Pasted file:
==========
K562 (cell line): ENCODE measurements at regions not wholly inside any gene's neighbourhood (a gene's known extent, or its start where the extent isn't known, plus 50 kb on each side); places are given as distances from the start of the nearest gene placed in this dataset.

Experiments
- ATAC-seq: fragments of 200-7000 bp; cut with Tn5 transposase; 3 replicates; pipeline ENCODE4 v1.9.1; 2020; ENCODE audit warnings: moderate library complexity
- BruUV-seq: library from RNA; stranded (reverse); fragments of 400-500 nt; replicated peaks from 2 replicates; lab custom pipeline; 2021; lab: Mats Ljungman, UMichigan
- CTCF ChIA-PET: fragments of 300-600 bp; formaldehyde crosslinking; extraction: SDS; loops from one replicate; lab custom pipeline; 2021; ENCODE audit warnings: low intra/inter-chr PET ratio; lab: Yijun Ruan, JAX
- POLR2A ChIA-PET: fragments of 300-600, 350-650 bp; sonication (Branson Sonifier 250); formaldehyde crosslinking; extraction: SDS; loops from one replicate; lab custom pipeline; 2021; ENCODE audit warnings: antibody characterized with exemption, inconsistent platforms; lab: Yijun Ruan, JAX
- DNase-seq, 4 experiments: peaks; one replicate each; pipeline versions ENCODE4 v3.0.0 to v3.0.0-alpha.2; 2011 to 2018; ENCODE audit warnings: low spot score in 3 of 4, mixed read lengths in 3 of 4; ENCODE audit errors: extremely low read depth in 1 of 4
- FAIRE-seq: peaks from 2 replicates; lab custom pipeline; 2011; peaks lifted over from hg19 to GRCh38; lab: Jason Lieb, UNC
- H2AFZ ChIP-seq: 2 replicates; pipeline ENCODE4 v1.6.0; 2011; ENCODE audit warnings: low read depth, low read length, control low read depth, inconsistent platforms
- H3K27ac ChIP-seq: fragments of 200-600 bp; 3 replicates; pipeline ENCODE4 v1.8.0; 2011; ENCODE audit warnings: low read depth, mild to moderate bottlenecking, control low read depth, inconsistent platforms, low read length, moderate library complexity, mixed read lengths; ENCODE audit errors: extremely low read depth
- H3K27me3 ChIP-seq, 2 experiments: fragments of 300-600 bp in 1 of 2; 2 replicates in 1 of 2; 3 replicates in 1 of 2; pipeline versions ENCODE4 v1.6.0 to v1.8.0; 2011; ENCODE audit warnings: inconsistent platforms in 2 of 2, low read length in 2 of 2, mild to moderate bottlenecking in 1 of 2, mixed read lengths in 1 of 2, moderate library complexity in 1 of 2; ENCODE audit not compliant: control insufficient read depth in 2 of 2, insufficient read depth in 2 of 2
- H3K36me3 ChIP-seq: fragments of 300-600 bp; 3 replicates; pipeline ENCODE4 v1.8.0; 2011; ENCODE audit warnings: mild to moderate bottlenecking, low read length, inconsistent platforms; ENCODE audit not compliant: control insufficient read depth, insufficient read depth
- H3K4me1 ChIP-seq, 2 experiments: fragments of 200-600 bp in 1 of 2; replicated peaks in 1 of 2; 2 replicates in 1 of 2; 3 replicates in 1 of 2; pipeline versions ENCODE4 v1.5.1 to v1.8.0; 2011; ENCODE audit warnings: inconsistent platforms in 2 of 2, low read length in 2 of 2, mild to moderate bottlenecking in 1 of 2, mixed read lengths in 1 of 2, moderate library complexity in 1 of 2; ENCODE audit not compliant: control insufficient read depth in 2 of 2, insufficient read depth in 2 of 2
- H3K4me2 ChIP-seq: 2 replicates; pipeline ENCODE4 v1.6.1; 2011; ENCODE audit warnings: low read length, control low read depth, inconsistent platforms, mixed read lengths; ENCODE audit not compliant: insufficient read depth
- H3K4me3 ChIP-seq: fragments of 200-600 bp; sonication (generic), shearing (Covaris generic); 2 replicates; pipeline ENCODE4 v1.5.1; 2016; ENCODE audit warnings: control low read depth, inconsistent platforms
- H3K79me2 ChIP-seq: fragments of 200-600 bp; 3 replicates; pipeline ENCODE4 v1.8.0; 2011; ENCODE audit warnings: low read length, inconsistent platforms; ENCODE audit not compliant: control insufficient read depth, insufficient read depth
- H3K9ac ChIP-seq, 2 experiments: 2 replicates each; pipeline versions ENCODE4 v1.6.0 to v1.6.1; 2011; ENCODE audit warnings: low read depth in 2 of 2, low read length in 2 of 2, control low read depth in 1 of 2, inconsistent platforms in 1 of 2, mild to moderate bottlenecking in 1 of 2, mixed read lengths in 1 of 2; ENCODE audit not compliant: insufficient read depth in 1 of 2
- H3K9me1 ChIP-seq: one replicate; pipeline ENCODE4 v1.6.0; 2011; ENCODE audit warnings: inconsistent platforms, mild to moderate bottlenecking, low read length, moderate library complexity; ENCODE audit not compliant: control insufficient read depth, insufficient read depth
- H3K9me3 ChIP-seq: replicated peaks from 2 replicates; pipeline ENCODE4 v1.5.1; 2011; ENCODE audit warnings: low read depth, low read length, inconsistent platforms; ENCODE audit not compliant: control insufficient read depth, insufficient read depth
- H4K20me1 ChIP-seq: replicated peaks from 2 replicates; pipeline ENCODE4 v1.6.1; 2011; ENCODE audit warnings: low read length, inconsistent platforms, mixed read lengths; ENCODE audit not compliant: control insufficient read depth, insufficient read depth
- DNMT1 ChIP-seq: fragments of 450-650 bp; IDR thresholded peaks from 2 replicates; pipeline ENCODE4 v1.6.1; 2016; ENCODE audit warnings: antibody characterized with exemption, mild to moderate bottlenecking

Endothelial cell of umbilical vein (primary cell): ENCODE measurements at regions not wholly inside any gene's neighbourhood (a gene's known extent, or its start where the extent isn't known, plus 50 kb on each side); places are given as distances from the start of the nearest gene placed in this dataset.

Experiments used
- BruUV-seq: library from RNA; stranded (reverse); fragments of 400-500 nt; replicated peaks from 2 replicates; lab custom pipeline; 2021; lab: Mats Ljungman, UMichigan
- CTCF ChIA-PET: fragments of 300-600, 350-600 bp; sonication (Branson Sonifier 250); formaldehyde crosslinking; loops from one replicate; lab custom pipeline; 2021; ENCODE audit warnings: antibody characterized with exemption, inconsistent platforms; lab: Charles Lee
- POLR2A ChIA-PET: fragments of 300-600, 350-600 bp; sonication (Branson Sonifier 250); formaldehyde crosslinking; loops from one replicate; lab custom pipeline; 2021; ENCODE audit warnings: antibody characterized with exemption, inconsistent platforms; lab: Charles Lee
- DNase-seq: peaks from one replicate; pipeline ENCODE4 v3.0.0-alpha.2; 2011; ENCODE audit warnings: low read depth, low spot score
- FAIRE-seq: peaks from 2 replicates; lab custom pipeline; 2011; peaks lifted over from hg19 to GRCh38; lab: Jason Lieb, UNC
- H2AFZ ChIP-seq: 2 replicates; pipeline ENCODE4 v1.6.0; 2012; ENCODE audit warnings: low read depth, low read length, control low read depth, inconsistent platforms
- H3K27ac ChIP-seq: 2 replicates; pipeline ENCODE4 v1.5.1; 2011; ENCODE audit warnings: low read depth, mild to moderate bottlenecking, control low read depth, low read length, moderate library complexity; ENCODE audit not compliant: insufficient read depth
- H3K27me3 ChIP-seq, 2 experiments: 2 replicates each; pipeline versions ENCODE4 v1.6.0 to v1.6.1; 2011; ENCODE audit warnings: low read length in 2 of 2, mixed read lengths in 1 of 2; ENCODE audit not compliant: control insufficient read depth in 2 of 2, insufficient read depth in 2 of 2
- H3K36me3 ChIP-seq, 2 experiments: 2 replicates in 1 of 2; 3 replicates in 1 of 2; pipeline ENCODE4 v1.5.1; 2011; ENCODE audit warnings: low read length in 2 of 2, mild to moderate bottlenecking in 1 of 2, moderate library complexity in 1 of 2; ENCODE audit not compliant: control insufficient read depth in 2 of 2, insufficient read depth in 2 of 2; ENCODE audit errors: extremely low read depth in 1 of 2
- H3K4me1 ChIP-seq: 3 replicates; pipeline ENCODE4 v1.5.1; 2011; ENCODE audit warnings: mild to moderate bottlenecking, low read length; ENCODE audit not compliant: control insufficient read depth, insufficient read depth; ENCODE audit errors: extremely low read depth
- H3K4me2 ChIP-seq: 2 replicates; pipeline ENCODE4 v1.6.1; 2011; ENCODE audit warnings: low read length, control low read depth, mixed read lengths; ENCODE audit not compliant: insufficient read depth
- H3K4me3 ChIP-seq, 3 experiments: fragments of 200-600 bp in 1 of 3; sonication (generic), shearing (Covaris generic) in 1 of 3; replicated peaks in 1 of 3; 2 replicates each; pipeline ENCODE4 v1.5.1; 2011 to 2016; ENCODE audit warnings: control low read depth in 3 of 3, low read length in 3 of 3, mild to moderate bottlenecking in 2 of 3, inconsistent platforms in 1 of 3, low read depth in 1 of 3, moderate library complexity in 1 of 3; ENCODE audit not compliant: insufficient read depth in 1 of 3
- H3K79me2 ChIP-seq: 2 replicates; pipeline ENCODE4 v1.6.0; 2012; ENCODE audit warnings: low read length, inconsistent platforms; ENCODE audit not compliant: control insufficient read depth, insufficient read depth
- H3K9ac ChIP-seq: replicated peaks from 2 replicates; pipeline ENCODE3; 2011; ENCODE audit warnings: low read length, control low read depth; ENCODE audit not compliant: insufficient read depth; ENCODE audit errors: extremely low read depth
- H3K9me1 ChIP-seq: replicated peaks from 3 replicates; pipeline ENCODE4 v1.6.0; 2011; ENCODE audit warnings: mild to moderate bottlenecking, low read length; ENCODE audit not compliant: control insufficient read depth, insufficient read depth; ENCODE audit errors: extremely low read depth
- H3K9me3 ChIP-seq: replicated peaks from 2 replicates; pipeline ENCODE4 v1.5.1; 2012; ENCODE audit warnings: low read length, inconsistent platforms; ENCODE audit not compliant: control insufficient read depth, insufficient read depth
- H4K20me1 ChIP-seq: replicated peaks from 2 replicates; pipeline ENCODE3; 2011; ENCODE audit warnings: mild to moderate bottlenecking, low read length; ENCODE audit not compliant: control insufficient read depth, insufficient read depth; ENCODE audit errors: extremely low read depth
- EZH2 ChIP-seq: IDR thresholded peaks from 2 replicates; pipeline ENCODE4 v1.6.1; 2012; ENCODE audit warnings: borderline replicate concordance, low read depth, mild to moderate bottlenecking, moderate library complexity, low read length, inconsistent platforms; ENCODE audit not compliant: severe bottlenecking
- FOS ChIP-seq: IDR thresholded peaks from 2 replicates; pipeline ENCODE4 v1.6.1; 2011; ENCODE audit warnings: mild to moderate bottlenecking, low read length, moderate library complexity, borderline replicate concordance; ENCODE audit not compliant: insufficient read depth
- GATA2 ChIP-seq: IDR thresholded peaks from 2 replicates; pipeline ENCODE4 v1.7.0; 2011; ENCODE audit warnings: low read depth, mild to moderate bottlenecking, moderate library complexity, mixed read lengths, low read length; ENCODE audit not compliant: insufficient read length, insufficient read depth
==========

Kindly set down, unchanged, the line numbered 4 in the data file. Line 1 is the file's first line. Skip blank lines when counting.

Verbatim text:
- BruUV-seq: library from RNA; stranded (reverse); fragments of 400-500 nt; replicated peaks from 2 replicates; lab custom pipeline; 2021; lab: Mats Ljungman, UMichigan